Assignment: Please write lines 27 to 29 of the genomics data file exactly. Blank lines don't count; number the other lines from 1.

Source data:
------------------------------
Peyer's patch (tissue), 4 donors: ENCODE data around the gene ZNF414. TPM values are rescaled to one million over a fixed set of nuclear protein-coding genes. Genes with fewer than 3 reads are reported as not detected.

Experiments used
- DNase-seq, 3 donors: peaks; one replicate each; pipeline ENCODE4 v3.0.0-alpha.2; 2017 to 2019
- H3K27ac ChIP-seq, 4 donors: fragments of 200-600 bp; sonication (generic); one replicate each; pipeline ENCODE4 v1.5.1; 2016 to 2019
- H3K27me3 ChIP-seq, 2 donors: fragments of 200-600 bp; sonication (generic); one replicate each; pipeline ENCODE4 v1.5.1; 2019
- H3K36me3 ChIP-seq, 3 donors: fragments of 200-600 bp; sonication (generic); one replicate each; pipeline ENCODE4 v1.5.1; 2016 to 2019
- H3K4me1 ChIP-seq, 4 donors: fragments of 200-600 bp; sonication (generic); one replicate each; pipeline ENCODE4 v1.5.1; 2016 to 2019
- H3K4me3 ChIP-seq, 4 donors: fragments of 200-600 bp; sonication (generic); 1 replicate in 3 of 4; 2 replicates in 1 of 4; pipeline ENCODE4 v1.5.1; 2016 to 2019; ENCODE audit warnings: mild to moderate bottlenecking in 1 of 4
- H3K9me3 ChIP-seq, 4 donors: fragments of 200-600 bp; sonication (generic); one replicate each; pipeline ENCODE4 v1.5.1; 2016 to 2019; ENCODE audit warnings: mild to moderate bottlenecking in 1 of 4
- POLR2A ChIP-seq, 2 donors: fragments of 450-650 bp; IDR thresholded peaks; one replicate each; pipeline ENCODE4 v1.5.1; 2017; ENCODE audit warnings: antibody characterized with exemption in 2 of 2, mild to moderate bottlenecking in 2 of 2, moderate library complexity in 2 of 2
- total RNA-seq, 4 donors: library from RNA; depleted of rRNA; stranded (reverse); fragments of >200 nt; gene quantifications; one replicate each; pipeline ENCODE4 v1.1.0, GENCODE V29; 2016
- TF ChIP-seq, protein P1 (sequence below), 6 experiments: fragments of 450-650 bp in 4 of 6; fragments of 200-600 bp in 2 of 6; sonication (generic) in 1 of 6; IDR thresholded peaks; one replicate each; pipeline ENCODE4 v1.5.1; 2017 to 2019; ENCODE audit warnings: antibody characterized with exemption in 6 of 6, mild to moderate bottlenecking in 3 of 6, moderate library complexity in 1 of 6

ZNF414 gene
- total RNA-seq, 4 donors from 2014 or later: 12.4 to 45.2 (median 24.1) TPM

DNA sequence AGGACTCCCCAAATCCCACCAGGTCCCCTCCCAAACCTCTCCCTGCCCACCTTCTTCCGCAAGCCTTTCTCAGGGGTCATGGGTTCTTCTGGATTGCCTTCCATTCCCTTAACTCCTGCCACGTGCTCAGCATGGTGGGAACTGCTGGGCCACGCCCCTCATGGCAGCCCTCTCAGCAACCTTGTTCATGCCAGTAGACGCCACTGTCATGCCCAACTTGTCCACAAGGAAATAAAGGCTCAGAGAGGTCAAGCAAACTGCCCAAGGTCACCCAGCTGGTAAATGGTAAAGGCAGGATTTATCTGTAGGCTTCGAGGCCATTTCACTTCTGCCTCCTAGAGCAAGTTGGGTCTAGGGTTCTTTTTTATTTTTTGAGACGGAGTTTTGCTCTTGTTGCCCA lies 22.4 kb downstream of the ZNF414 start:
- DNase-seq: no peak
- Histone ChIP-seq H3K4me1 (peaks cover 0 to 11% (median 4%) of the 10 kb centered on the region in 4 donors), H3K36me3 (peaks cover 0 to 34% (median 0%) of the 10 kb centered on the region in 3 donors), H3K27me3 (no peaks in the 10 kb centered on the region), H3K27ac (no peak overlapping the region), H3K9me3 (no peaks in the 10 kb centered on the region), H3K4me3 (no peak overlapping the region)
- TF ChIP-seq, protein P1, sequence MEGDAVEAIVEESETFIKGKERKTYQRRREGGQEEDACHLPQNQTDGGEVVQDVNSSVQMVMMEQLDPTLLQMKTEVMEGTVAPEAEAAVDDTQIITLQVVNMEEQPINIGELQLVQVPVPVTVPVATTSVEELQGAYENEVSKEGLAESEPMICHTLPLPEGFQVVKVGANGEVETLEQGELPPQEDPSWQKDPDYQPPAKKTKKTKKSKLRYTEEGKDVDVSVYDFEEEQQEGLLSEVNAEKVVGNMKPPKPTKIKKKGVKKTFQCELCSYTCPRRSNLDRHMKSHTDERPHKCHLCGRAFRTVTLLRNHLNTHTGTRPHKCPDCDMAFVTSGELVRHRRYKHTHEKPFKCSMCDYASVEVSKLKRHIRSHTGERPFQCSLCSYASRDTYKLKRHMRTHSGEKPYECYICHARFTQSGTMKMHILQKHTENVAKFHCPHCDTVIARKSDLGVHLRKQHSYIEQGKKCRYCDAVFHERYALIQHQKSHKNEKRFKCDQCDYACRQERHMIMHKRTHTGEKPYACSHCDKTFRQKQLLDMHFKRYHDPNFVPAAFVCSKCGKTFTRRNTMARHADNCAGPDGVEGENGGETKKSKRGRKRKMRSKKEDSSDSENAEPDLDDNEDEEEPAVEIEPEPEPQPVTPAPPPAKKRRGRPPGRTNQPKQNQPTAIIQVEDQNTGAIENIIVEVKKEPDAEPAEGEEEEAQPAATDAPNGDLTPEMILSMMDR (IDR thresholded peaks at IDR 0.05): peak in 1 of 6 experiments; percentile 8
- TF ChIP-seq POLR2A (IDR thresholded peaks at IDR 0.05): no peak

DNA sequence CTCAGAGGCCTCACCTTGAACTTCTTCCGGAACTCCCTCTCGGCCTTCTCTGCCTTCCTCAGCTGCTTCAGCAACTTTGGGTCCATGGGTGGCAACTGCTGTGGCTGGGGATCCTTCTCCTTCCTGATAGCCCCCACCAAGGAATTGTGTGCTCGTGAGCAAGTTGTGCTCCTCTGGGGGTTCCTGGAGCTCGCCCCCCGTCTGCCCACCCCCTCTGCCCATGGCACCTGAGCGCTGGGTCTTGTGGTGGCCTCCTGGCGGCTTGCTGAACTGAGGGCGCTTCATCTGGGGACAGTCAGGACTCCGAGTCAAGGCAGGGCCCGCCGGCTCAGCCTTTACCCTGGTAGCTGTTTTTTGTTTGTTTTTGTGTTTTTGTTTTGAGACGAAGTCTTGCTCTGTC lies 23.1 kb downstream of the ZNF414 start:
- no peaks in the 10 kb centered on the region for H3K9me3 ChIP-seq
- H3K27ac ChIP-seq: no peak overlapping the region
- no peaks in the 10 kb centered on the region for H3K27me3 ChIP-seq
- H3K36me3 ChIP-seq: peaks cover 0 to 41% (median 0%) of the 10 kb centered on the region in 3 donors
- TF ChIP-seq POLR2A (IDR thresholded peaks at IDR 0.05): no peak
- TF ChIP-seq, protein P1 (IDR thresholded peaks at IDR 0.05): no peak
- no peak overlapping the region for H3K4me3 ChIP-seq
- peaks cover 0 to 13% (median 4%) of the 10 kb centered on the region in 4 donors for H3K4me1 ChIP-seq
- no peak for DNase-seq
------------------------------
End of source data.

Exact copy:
- no peak overlapping the region for H3K4me3 ChIP-seq
- peaks cover 0 to 13% (median 4%) of the 10 kb centered on the region in 4 donors for H3K4me1 ChIP-seq
- no peak for DNase-seq